Photo: Brad Barket/Getty Images for The New Yorker
On Saturday, Elena Ferrante announced in an essay in The Guardian that Maggie Gyllenhaal is adapting her novel The Lost Daughter for film. The story follows a middle-aged, divorced mother on a seaside vacation who explores how she raised her now-adult daughters. The film will be Gyllenhaal’s directorial debut. Later on Saturday, Gyllenhaal spoke at the New Yorker Festival about how the adaptation is coming along and why she wanted to start directing.
“I never felt interested in directing, or like I could direct,” she explained. “I feel like something about the climate right now. I feel like what’s happening in the world right now has shifted my thinking about whether or not I can direct or can begin to think about directing.”
So, right before Gyllenhaal turned 40, she wrote a letter to Ferrante. “Last November, I spent a few weeks writing this letter to Elena Ferrante. I said what I wanted to say to her about how I would imagine The Last Daughter,” said Gyllenhaal. “She came back and said, You can have the rights, but you have to direct it. I’m only giving the rights to you to direct.” Gyllenhaal said she would, but a few months later she questioned if she could still make the film if she were the director. “I was like, Well, I mean, I don’t know. What if we can’t finance it with me directing it? And what if something happens? And she said, No, I only — It makes me want to cry actually, because it’s like the woman who I admire basically saying you can do it. And who better than her?”
But Gyllenhaal still has a long way to go. She’s currently two-thirds of the way through the adaptation, which will take not take place in Italy like the novel. She has a draft due in mid-November, which she’ll go over with the producers in Naples, then will start casting. Gyllenhaal said she has no intention of acting in the film, though. “I think that’s too much for me,” she said. “But I’m fascinated, I have to say, to work with an incredible actress. I have so much experience being directed and what feels good to me and what doesn’t. I’m so interested to observe someone and support someone going through something difficult.”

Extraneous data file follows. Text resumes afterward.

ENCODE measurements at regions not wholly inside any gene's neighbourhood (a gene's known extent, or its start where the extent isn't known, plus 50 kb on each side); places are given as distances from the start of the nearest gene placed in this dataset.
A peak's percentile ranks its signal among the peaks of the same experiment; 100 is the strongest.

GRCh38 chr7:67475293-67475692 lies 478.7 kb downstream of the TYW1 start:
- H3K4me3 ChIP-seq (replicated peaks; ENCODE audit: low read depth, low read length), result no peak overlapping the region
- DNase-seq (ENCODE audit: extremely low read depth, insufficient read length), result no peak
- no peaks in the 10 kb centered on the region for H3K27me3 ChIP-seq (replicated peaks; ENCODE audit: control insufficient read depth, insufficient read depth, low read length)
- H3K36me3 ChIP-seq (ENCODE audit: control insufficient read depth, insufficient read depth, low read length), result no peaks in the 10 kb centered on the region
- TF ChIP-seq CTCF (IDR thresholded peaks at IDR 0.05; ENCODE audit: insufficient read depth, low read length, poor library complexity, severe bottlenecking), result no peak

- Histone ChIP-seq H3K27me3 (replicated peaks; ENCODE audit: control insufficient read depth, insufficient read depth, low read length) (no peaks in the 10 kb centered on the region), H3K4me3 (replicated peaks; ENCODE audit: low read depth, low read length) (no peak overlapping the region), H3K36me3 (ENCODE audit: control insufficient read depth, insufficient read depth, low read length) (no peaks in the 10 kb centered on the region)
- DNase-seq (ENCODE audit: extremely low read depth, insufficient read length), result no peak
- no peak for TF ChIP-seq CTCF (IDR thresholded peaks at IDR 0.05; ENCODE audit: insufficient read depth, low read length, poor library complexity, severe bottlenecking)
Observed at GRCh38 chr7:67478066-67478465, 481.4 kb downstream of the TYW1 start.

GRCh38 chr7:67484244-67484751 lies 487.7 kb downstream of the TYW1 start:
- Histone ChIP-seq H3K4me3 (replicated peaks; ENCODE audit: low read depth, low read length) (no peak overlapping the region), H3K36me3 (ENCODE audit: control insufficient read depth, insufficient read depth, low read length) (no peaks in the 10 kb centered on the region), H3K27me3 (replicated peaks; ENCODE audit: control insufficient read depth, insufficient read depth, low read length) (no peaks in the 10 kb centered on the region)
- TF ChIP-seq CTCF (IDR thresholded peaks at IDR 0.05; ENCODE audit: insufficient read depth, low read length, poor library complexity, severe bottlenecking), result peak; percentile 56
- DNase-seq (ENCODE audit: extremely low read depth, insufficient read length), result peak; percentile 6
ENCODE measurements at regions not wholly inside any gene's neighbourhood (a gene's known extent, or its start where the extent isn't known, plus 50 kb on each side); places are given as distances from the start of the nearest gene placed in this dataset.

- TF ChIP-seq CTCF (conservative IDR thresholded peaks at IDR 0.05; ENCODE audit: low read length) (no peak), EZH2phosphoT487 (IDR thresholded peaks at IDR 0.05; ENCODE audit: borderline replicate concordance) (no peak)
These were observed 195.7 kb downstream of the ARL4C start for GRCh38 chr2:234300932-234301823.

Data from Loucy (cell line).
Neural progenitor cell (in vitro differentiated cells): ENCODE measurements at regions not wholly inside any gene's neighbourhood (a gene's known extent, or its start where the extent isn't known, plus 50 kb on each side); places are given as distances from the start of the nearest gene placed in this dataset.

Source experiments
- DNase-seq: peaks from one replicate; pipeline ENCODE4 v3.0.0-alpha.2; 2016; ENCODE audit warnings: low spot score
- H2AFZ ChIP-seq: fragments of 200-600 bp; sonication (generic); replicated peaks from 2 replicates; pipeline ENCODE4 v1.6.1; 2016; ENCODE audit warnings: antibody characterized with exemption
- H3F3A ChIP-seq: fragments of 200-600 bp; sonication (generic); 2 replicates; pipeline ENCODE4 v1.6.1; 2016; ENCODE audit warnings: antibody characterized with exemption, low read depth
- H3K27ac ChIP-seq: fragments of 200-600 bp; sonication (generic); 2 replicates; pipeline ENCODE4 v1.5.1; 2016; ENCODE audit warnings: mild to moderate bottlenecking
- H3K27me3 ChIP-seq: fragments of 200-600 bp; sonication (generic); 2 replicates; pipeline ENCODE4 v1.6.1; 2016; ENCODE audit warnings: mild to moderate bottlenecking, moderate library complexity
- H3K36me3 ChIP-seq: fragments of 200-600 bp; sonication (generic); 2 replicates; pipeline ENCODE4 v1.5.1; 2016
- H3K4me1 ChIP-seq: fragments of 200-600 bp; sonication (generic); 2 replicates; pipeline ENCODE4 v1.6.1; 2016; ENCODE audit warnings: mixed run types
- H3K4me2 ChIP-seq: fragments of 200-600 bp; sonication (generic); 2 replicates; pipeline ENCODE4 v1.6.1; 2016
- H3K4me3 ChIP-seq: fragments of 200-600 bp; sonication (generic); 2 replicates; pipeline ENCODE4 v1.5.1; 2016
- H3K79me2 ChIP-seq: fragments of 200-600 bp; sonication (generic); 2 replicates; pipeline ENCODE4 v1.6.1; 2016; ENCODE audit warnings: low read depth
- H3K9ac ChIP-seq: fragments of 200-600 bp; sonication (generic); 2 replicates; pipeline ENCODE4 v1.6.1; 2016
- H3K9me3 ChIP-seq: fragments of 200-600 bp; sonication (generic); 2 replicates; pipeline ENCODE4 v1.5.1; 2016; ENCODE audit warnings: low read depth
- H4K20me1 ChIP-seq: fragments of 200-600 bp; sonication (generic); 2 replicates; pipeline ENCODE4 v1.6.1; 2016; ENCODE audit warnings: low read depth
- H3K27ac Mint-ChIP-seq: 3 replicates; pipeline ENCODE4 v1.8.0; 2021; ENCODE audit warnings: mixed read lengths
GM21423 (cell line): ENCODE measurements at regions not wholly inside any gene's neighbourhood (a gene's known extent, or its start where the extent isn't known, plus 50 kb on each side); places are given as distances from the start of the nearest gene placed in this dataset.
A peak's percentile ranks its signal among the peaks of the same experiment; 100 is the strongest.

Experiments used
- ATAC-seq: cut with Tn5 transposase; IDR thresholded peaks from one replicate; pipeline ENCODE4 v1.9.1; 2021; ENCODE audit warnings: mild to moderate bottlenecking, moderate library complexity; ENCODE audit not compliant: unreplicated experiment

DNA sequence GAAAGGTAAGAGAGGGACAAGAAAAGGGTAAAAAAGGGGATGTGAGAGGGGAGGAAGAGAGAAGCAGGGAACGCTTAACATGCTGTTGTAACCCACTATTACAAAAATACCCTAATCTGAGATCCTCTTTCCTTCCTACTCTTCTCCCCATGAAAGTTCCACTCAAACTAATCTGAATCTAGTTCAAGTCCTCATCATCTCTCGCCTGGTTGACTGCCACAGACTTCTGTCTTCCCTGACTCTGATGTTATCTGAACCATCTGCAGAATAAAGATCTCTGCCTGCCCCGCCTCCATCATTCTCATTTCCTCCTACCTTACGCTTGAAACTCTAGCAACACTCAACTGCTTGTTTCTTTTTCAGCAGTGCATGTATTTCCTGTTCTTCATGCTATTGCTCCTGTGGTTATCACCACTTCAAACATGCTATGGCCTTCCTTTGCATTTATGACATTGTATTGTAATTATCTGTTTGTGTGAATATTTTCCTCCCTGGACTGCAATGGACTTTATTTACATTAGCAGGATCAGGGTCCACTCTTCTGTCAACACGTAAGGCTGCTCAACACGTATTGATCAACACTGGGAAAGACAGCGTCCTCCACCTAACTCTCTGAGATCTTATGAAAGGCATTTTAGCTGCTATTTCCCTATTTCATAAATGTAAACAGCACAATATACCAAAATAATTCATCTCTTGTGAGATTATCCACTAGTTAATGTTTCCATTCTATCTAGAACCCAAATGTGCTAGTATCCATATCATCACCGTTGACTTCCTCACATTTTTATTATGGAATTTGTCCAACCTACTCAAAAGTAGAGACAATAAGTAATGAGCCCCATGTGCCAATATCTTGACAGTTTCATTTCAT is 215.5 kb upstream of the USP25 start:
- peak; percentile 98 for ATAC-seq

For Gyllenhaal, reading Ferrante was always a special experience. “I was like, Whoa, this is going in pure,” she said. “I have never heard these things articulated before. There was one point where I was like, This woman is so fucked up, and then I was like, I totally relate to her. In Days of Abandonment, I dropped that book and couldn’t pick it up for a couple days.”
In The Guardian, Ferrante wrote that The Lost Daughter is Gyllenhaal’s to tell now. “It’s important for me — for her, for all women — that her work be hers and turn out well. Mine already exists, with its strengths and defects.” She continued, “Women have to contribute to an artistic genealogy of our own that stands up — in terms of intelligence, refinement, skill, richness of invention, emotional density — to the male tradition.”